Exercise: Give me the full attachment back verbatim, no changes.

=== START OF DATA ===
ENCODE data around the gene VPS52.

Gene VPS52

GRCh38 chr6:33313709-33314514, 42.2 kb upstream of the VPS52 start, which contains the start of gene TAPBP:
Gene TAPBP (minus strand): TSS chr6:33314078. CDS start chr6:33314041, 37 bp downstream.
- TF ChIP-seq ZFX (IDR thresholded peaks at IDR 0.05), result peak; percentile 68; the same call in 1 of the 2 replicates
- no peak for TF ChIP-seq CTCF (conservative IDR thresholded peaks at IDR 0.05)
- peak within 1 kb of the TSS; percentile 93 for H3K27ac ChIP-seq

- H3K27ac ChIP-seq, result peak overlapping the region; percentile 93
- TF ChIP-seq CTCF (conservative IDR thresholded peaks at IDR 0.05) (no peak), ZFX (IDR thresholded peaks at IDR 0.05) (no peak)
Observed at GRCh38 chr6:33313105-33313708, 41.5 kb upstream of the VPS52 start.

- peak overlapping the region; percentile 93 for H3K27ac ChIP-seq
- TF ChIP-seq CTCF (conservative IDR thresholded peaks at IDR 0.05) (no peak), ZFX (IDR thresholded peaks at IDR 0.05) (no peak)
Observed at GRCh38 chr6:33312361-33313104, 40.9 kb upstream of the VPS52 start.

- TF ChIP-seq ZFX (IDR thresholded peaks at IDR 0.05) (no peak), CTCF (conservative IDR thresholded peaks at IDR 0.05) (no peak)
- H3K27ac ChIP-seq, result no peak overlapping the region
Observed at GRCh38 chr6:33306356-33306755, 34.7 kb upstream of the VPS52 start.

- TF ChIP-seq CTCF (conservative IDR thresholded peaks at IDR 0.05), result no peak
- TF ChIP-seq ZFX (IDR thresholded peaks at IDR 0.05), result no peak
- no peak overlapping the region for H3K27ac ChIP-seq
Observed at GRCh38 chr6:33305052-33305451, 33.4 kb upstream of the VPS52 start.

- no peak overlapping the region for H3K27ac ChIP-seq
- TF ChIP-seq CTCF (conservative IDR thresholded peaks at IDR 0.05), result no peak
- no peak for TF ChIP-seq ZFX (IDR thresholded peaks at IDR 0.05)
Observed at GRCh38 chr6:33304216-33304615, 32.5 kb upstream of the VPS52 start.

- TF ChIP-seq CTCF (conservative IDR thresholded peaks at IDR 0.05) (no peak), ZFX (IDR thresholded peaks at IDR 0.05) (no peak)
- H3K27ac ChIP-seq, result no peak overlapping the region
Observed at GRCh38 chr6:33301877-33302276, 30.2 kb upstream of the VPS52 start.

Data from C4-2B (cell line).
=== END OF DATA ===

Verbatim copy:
ENCODE data around the gene VPS52.

Gene VPS52

GRCh38 chr6:33313709-33314514, 42.2 kb upstream of the VPS52 start, which contains the start of gene TAPBP:
Gene TAPBP (minus strand): TSS chr6:33314078. CDS start chr6:33314041, 37 bp downstream.
- TF ChIP-seq ZFX (IDR thresholded peaks at IDR 0.05), result peak; percentile 68; the same call in 1 of the 2 replicates
- no peak for TF ChIP-seq CTCF (conservative IDR thresholded peaks at IDR 0.05)
- peak within 1 kb of the TSS; percentile 93 for H3K27ac ChIP-seq

- H3K27ac ChIP-seq, result peak overlapping the region; percentile 93
- TF ChIP-seq CTCF (conservative IDR thresholded peaks at IDR 0.05) (no peak), ZFX (IDR thresholded peaks at IDR 0.05) (no peak)
Observed at GRCh38 chr6:33313105-33313708, 41.5 kb upstream of the VPS52 start.

- peak overlapping the region; percentile 93 for H3K27ac ChIP-seq
- TF ChIP-seq CTCF (conservative IDR thresholded peaks at IDR 0.05) (no peak), ZFX (IDR thresholded peaks at IDR 0.05) (no peak)
Observed at GRCh38 chr6:33312361-33313104, 40.9 kb upstream of the VPS52 start.

- TF ChIP-seq ZFX (IDR thresholded peaks at IDR 0.05) (no peak), CTCF (conservative IDR thresholded peaks at IDR 0.05) (no peak)
- H3K27ac ChIP-seq, result no peak overlapping the region
Observed at GRCh38 chr6:33306356-33306755, 34.7 kb upstream of the VPS52 start.

- TF ChIP-seq CTCF (conservative IDR thresholded peaks at IDR 0.05), result no peak
- TF ChIP-seq ZFX (IDR thresholded peaks at IDR 0.05), result no peak
- no peak overlapping the region for H3K27ac ChIP-seq
Observed at GRCh38 chr6:33305052-33305451, 33.4 kb upstream of the VPS52 start.

- no peak overlapping the region for H3K27ac ChIP-seq
- TF ChIP-seq CTCF (conservative IDR thresholded peaks at IDR 0.05), result no peak
- no peak for TF ChIP-seq ZFX (IDR thresholded peaks at IDR 0.05)
Observed at GRCh38 chr6:33304216-33304615, 32.5 kb upstream of the VPS52 start.

- TF ChIP-seq CTCF (conservative IDR thresholded peaks at IDR 0.05) (no peak), ZFX (IDR thresholded peaks at IDR 0.05) (no peak)
- H3K27ac ChIP-seq, result no peak overlapping the region
Observed at GRCh38 chr6:33301877-33302276, 30.2 kb upstream of the VPS52 start.

Data from C4-2B (cell line).